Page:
The follow-up to the much simpler-titled Freckles, Amo Amas Amat Amamus Amatis Amant is Redhill, Dorking and London lads Arcs' second EP. We said their debut EP had a "distinctive, dark and broody but noisy sound" and that it was a "decent, unpretentious, uncompromising record". Since then, they've had some 6Music airplay and added Grouplove to their clutch of support slots that already included The Chapman Family and Cymbals Eat Guitars. The band's facebook page claims they're influenced by "Film, art, football, cricket, finance" and that they sit around eating fried chicken and discussing "whether or not 'cricket-core' is an acceptable musical genre". I'm fully behind them on both counts.

Freckles was very reminiscent of early 90s progressive rock bands and that continues here with the first track"Electronics", which is a rousing statement of intent. Arcs don't do easing in gently. The brash nature of the song hits you straight away, it is complex, complicated and forceful in the same way Talons' sound seeps into your brain. There's so much going on, perhaps a little too much, as it takes a good few listens to appreciate it all. Math-rock with a couple of unexpected twists and turns, including dual vocal melodies that tell you "electronically I'm home". The aggressive nature calms down for 'Looking Glass Girl' a song that has more of an atmospheric post-rock feel complete with Paul Colto's Thom Yorke-esque vocal stylings. One of Arcs' key strengths is the way they use Colto's voice as an instrument, it adds a real depth to their sound. The halfway point of the EP, 'Escapes', has a vivid industrial ambience along with some very depressing lyrics: "ou don't matter anyway, you just don't matter anyway" followed by "Ever get that feeling you don't belong?". Deerhunterâ's bleak atmospherics meets Minus The Bear's favoured experimentation and it all ends too abruptly, which is kind of apt.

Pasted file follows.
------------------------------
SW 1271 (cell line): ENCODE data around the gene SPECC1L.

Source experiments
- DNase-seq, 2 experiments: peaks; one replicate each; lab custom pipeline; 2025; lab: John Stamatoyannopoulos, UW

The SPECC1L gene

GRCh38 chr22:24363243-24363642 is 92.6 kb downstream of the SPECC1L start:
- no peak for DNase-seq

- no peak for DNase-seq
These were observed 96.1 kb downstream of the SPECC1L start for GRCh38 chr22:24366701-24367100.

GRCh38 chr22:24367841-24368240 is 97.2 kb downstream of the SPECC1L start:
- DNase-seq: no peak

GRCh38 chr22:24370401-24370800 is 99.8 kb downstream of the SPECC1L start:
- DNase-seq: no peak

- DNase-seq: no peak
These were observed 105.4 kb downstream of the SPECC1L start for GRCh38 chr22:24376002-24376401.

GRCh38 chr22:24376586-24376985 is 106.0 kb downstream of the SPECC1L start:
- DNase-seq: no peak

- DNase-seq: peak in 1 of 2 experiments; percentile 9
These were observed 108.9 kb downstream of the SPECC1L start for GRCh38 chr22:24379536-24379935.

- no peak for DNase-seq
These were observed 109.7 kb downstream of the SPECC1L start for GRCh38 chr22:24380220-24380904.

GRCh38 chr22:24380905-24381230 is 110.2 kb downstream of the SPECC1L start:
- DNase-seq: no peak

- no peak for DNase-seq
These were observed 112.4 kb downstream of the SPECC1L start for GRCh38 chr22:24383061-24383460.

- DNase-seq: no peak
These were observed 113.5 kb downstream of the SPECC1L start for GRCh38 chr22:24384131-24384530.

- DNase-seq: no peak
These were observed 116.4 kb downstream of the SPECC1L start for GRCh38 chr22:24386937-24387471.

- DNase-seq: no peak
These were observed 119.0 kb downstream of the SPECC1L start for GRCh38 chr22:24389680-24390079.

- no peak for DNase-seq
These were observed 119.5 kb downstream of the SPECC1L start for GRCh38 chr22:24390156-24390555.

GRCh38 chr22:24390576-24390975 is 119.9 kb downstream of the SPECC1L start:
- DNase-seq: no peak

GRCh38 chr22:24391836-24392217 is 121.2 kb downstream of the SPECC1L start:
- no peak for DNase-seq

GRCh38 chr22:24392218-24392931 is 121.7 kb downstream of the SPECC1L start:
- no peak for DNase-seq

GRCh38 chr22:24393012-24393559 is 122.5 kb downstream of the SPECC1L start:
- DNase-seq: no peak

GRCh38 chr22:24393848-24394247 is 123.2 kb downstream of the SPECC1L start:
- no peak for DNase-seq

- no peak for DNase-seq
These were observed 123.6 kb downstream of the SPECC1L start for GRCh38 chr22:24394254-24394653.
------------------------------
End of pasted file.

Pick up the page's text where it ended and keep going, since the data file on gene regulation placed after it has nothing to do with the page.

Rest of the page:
The opening of 'Fighting Differences' is evocative of a more approachable Meet Me In St Louis, although still full of Arcs' favoured complex arrangements that are difficult to follow yet somehow fit. It's a challenging listen but worth persevering with, and the way Colto sings the words "fighting differences" is very unique. It deserves to be heard. However, the closing 'Broken Homes And Goldfish Bones' is the real centrepiece. Clocking in at the six and a half minute mark, it opens as a calm and despondent piece and is the kind of slow-burner that iLiKETRAiNS specialise in. It even has the dejected lyrics: "Life's too short to change or rearrange the visions I once had"/"We're too young to hide". After two and a half-minutes, seemingly out of nowhere, some screeching guitars come crashing in, the crunching riffs colliding with glockenspiels in a stop-and-start breakdown that lasts for a couple of minutes, only to then make way for the calmness once again. In a way, it kind of overshadows what has came before it as it is such a strong and all-consuming song. That's not to do the others disrespect, more a praise of a triumphant finish. The final line sung on the EP is "This is the end". We hope it isn't.